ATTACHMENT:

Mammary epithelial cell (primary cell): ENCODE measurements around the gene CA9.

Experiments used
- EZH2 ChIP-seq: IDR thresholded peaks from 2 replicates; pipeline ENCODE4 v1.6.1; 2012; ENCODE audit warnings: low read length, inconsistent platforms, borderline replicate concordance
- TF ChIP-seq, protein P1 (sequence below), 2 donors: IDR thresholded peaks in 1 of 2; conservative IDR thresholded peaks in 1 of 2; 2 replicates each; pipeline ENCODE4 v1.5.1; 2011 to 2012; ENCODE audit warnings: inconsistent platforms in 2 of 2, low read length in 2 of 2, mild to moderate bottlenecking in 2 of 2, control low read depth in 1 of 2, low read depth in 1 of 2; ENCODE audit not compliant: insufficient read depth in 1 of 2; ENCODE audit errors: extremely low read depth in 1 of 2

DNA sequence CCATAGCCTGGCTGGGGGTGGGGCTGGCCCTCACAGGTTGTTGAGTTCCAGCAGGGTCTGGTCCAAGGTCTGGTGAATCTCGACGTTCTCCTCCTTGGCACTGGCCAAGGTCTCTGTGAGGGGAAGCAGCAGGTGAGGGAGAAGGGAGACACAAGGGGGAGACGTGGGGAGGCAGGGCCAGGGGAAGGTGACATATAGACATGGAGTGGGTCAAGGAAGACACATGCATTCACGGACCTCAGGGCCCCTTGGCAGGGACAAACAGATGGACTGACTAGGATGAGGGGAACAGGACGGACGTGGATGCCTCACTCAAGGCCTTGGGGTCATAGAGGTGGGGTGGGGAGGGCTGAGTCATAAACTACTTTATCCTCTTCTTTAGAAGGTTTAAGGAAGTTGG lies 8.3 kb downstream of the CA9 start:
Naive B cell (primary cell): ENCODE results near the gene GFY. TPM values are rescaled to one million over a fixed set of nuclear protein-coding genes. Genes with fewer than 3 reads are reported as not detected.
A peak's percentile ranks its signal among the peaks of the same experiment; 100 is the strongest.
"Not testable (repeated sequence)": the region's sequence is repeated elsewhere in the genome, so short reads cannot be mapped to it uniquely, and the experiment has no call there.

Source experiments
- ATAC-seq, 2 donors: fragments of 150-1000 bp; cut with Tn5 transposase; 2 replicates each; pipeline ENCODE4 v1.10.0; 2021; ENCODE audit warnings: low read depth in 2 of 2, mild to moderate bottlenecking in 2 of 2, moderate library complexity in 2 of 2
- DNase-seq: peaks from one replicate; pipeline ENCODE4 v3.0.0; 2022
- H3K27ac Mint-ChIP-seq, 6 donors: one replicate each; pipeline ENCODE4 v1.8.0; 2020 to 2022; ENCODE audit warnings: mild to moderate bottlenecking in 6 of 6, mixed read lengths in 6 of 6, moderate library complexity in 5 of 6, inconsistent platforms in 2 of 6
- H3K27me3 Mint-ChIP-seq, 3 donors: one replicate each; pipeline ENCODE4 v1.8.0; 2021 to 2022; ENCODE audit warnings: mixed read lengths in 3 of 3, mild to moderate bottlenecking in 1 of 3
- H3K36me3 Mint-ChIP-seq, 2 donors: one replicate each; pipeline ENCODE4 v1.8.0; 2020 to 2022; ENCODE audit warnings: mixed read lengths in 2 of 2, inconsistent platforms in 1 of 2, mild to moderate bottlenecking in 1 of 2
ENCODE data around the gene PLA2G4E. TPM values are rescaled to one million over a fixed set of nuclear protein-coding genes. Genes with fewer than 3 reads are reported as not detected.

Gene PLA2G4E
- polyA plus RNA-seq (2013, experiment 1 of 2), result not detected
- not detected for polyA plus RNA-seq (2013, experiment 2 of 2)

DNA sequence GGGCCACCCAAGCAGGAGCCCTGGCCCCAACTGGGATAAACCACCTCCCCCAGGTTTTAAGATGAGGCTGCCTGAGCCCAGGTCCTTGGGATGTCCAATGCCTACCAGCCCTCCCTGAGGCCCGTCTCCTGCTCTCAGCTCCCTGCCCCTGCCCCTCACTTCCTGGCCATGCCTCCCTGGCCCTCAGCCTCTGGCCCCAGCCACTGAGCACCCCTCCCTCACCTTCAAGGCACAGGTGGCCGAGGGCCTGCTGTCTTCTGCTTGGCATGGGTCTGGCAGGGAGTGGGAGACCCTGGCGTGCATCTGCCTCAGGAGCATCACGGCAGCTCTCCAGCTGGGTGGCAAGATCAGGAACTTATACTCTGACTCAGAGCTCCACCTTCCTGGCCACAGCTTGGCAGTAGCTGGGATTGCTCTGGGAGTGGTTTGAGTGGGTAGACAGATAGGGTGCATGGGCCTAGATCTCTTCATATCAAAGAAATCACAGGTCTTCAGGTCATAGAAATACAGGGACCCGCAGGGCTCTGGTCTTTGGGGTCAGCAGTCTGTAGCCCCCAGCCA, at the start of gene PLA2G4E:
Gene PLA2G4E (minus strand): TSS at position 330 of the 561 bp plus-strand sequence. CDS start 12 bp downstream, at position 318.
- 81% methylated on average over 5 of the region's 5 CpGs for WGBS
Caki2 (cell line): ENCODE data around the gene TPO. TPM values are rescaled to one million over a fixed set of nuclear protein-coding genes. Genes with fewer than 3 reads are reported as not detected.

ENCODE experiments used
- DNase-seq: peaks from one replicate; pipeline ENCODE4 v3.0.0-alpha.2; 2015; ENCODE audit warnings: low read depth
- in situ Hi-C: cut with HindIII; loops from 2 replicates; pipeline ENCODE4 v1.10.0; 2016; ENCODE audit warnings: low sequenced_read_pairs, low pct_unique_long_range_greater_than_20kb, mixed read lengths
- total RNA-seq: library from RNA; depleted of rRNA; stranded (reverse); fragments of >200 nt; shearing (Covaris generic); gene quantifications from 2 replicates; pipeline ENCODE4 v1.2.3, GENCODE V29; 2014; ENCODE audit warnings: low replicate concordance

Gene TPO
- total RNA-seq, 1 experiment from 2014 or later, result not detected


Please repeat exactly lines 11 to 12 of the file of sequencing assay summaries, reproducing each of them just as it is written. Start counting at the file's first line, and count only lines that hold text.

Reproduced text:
- DNase-seq: peaks from one replicate; pipeline ENCODE4 v3.0.0; 2022
- H3K27ac Mint-ChIP-seq, 6 donors: one replicate each; pipeline ENCODE4 v1.8.0; 2020 to 2022; ENCODE audit warnings: mild to moderate bottlenecking in 6 of 6, mixed read lengths in 6 of 6, moderate library complexity in 5 of 6, inconsistent platforms in 2 of 6